Genuine fear is a rare emotion felt in videogames.  Sure, blockbuster titles like Dead Space and the Resident Evil series have their own interpretations of what fear is, but few games compare to the type of fear that’s felt when playing Mark Hadley’s Slender.  Developed by Parsec Productions, Slender is a psychological horror survival game inspired by the Slender Man myth. Conceived in a Something Awful Thread, where users competed against each other to come up with the creepiest picture imaginable, the Slender Man is a tall, faceless man who wears a black suit, and has tentacle-like appendages protruding from his back.  He emerged not from the depths of a lake or a book of lore, but from an Internet thread and creative minds that know how to fiddle with photoshop.

Slender is therefore another installment to the Slender Man myth, however it offers a truly frightening and unique gameplay experience.  It’s a game that’s more about creating an atmosphere and state of mind, rather then racking up a kill count or high score.  Like Amnesia: The Dark Descent and Dear Esther, it walks that line on what a videogame can really be and what it can do.  Aside from the myth of Slender Man, there really is no story to Slender.  You start the game in a dark wooded area with no idea as to how you got there, and you’re prompted with one of the most basic videogame goals; collect 8 pages.  However, the horror unleashed by collecting these pages transforms this familiar “find and fetch” game mechanic into a truly terrifying experience.

You’re given no means to protect yourself, and you don’t have a map or a compass.  All you have are your footsteps, a flashlight that can zoom in and out, but will die if left on for to long. You also have the ability to sprint for extended periods of time.  The pages are located on specific landmarks throughout the environment, however they change location with every playthrough adding a layer of unpredictability to the game.  Upon collecting the first page, the loud booming steps of Slender Man begin to pursue you, and his creepy presence, highlighted by a dark layering of audio, only persists with every other successive page you find.  Slender is thus a brilliant example of how powerful and affective audio design in a game can be.  All of these features – the layering of audio, the lack of a means to defend yourself, the inability to escape a relentless monster – makes Slender a truly nerve-racking experience, and it’s the simplicity of this game design that makes it one of the scariest games to date.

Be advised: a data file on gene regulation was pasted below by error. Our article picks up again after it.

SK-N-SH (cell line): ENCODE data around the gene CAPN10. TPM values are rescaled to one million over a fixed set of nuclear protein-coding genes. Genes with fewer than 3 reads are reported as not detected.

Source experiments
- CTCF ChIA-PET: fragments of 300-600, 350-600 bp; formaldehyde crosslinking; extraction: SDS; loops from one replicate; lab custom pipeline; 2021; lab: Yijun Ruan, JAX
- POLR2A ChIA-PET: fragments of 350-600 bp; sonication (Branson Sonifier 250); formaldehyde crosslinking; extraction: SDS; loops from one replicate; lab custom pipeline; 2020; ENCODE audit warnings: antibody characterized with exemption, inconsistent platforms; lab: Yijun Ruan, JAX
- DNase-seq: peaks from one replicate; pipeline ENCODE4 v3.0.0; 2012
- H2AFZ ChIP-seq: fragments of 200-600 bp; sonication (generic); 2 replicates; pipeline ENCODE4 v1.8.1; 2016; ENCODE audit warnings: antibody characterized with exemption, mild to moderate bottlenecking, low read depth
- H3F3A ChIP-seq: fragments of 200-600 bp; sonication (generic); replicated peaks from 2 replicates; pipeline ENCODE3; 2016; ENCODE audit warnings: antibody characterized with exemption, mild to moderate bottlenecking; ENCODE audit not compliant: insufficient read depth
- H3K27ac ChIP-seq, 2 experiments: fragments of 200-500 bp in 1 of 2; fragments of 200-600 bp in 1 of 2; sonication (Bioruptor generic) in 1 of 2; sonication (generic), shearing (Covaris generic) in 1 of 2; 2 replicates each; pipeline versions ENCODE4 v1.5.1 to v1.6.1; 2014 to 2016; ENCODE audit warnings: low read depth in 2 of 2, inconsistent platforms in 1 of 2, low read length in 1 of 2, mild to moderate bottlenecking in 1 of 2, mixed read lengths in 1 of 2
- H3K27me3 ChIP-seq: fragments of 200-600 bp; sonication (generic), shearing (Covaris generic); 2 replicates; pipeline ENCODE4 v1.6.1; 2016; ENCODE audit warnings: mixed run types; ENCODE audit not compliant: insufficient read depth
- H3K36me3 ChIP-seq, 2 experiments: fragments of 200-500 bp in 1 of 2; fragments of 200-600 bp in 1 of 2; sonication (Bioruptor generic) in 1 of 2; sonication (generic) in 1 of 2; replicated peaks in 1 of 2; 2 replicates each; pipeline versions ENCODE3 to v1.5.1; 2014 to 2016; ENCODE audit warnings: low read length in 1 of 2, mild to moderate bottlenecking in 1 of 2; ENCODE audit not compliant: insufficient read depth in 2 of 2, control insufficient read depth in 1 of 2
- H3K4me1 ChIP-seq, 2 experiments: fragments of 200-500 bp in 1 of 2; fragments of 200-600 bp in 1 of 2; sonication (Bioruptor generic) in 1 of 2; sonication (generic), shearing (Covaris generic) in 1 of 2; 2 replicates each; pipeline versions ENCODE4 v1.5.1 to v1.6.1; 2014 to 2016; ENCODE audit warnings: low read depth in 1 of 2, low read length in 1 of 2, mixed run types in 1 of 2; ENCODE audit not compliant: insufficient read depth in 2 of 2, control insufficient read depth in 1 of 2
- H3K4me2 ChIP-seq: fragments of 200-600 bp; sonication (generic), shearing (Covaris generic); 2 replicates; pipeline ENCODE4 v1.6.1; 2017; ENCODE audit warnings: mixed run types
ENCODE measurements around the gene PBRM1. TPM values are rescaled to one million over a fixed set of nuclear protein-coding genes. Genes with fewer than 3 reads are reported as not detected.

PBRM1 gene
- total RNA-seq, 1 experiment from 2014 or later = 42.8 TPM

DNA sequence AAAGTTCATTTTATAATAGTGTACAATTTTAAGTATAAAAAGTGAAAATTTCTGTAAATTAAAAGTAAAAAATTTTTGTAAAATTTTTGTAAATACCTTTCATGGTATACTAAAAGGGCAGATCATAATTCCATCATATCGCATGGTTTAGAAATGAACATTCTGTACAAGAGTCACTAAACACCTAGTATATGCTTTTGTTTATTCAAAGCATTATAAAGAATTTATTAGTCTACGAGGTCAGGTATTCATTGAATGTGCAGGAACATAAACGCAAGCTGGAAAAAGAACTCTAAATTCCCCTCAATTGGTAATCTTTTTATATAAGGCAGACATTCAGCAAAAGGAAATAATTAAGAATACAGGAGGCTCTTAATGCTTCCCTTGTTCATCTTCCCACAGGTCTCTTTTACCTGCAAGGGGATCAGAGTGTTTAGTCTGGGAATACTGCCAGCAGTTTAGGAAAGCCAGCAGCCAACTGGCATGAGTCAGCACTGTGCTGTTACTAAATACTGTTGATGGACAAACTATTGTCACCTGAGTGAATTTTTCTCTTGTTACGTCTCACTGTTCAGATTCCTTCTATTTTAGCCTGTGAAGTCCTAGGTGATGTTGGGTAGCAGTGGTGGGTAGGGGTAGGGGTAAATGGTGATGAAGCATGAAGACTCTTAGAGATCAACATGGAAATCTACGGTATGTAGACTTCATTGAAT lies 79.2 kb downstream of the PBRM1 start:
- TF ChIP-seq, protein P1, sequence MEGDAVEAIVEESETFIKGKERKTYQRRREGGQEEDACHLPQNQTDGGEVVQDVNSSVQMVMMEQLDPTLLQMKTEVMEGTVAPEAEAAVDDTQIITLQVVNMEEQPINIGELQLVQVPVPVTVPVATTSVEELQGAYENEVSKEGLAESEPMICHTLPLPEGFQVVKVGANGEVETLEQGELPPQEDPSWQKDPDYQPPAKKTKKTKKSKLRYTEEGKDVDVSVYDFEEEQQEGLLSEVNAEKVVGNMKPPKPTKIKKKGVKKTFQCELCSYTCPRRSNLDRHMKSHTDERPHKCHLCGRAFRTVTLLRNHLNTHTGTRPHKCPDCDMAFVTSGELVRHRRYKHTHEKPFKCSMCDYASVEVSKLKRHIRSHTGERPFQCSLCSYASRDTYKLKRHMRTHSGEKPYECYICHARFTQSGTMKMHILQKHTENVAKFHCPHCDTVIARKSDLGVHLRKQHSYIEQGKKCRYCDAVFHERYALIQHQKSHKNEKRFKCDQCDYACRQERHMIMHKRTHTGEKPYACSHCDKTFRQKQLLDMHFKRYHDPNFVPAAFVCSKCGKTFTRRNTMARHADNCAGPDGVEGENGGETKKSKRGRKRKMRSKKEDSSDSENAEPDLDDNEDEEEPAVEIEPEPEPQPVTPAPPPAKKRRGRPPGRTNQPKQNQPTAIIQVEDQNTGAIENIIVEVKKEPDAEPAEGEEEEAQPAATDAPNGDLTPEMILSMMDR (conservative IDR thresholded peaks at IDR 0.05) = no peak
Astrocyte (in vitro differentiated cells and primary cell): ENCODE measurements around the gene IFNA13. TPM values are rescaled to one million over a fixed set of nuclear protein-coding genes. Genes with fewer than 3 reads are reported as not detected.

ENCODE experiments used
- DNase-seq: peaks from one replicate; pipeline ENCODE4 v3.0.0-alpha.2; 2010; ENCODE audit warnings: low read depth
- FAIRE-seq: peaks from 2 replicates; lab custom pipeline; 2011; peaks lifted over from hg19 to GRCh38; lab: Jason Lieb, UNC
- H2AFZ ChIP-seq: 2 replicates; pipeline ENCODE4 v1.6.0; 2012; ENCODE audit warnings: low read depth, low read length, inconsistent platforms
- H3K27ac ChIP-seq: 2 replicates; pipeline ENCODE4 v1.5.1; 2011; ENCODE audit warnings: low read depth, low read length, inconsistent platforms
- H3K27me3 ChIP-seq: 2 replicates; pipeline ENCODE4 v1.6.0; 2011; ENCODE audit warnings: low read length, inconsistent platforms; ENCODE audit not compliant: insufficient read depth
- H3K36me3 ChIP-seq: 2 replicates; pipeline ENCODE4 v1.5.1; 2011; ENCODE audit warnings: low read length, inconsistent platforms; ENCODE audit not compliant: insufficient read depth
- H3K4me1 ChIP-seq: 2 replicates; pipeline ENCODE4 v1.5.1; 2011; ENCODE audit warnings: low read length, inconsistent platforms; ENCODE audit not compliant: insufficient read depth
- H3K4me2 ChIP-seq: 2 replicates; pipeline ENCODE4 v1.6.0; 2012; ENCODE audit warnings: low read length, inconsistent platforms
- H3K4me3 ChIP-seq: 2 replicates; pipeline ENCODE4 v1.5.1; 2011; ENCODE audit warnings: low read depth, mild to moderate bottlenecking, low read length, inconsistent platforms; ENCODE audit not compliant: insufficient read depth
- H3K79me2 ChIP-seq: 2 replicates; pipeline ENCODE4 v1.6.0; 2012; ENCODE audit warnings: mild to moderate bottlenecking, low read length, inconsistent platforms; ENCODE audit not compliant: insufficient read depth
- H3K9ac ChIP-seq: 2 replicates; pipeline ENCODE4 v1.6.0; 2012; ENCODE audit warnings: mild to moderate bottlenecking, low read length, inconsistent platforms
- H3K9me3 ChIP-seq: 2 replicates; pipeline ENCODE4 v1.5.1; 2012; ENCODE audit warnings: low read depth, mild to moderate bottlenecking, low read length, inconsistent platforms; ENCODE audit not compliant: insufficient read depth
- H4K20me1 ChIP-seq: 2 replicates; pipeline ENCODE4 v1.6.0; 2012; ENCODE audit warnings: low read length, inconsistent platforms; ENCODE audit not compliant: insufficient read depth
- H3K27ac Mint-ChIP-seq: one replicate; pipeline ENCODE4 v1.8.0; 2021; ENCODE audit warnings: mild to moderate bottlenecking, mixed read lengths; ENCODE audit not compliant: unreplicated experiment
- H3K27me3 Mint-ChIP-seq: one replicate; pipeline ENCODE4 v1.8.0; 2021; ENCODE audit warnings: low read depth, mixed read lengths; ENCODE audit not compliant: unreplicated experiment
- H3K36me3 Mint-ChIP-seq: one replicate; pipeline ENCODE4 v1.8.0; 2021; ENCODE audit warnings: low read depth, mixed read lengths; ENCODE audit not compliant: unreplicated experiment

Slender is an extremely rare and unique game.  Using the classic fear of being stalked by some entity, it offers a visceral and spine-tingling experience that if played under the right conditions, (dark room, headphones on) will really makes you feel alone and vulnerable.  If you’re looking for quite the scare then you can’t go wrong with Slender. A title that definitely should be played by the avid horror fan, or anyone that has a genuine interest in rare games. You can download Slender for free right now on the games official website.

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GuestPost represents the work of past New Gamer Nation writers. Though they may not be with us anymore physically, we know they are with us in spirit.